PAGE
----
PICTURES AND TRIP REPORTS FROM MY WALKS IN THE ENGLISH LAKE DISTRICT
I really drew the short the short straw with the weather today, It was warm and sunny at home, family holidaying in Devon were complaining of the heat and even David who is visiting Arran got a suntan. My day started off dull but dry and then progressed to duller and rainy.
I have wanted to explore the paths heading east from Staveley for a while so left the village over Barley Bridge, past the weir and uphill on Hall Lane.
I left Hall Lane for this path climbing up through the fields heading for Brunt Knott farm.
Looking back to Reston Scar.
Brunt Knott seen from where the path descends to the road. This way is probably longer than the direct route by the road but was much nicer than walking along the narrow road.
The path steepens as you leave Brunt Knott farm but only slightly.
Very little in the way of views today although that might be Black Combe faintly visible in the distance.
I take a more direct route to the top struggling over these rocks pretending to be a climber.
Not a lot to see from the top..
Dropping down towards Longsleddale, It's very wet underfoot but I'm quite enjoying the remote feel to the hills.
I was wondering if I would be able to cross Dockerknook Gill so was pleased to see a unmarked footbridge.
A nice lunch spot in better weather.
Nearly at the valley floor now. I originally was going to walk up the valley and come back by the path through Till's Hole farm but in a fit of madness decided to climb onto the Bannisdale fells opposite and walk back above the valley.
Dockernook Crag. The path comes over the hill at the low point on the left.
After a walk down the road I climbed the path through Murthwaite and then trespassed slightly to cut the corner to Whiteside Pike..
Apart from a runner near Staveley I had seen no one on the fell so was surprised to see a figure watching me whilst having a break sheltered by the wall out of the wind. but then I cleaned my glasses and then remembered that Whiteside Pike has a distinctive cairn.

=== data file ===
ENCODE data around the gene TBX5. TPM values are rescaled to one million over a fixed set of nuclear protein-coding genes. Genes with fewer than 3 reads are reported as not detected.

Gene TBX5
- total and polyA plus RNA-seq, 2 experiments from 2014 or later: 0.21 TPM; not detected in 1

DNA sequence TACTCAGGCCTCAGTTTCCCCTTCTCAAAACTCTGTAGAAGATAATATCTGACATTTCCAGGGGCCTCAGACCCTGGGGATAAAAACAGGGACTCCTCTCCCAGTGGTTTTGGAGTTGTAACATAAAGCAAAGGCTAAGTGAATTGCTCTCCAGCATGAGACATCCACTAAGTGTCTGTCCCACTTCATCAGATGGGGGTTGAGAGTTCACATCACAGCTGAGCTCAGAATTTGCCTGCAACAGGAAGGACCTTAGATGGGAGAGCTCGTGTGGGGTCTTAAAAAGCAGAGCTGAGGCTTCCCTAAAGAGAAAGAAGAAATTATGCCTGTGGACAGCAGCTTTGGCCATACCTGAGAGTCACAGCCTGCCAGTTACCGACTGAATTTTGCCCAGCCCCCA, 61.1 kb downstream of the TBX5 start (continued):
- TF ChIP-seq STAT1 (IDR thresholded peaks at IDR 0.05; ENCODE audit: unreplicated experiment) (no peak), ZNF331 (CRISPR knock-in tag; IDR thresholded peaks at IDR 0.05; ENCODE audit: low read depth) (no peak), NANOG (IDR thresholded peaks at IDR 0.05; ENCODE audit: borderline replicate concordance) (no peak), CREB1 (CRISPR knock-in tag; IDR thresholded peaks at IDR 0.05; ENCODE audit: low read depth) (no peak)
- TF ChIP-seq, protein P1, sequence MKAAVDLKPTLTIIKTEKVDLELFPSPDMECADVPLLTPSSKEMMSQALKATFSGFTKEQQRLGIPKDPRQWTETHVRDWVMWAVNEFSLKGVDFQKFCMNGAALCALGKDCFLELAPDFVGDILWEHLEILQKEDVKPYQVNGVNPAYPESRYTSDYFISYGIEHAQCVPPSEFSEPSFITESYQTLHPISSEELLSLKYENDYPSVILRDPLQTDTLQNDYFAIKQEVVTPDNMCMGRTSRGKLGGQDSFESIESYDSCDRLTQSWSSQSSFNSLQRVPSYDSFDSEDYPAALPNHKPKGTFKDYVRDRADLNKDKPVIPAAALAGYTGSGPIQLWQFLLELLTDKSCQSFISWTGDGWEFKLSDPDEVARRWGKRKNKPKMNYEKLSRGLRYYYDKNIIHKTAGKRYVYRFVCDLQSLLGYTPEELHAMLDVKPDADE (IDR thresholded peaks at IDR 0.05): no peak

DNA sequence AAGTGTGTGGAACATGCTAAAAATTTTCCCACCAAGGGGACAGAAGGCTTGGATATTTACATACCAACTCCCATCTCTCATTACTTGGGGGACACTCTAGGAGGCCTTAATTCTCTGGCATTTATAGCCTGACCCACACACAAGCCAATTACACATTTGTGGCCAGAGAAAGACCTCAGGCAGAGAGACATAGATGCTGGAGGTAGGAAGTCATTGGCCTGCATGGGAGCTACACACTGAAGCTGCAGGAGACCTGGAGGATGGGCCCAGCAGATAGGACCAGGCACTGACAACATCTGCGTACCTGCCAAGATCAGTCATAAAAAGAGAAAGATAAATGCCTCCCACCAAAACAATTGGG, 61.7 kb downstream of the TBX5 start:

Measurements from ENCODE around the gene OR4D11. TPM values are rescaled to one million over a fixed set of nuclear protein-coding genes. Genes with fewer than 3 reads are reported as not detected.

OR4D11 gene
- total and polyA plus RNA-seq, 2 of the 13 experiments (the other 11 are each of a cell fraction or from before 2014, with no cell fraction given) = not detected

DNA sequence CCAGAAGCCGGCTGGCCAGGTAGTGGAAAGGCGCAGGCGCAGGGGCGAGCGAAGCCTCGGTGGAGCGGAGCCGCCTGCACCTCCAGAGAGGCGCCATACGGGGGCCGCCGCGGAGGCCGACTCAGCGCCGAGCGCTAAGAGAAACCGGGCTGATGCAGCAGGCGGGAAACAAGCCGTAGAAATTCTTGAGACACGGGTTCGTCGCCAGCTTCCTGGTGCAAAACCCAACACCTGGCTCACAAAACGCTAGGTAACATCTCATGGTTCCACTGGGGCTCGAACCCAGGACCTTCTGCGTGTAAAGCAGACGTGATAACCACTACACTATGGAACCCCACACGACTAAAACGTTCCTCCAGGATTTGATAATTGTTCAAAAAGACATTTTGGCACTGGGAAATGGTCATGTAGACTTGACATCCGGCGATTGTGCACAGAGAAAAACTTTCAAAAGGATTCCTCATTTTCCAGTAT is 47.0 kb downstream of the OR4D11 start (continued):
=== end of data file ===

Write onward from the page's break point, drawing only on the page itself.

The cairn on Whiteside Pike.
The cairn contains this stone with the inscription " The parishes of Fawcett Forest Whitwell & Selside met here 28 08 2000 " So I presume the cairn was built for the millennium..
I have been to Todd fell before so see no need to visit it again today.
Although the path over Todd Fell was probably drier than my route. The path on the other side of the stile was even wetter and I sank up to my knee in one spot.
It's now just a case of following the fence up and down ( but mostly up ) the undulating ridge.
Skeggles Water is briefly seen across the valley. It's started to rain now
After coming down the steep path shown on the map which after the first few yards becomes a work of fiction I reach the top of Brow Gill. It's pouring down now but I get out the camera to take a quick photo to remind me to never come this way again. There is no path by the stream so after a spell of Via Ferrata on a rickety fence I climb out on to the steep hillside.
Which is steep and slippery. The Outdoor Pursuits centre is in the trees.
Unfortunately no bridge across this unnamed stream coming down from Great Howe but I just managed to get across without getting even wetter.
Great Howe seen from the path above Till's Hole. It's still a fair way to Staveley but It's mostly down hill and as I arrive back in the village the sun comes out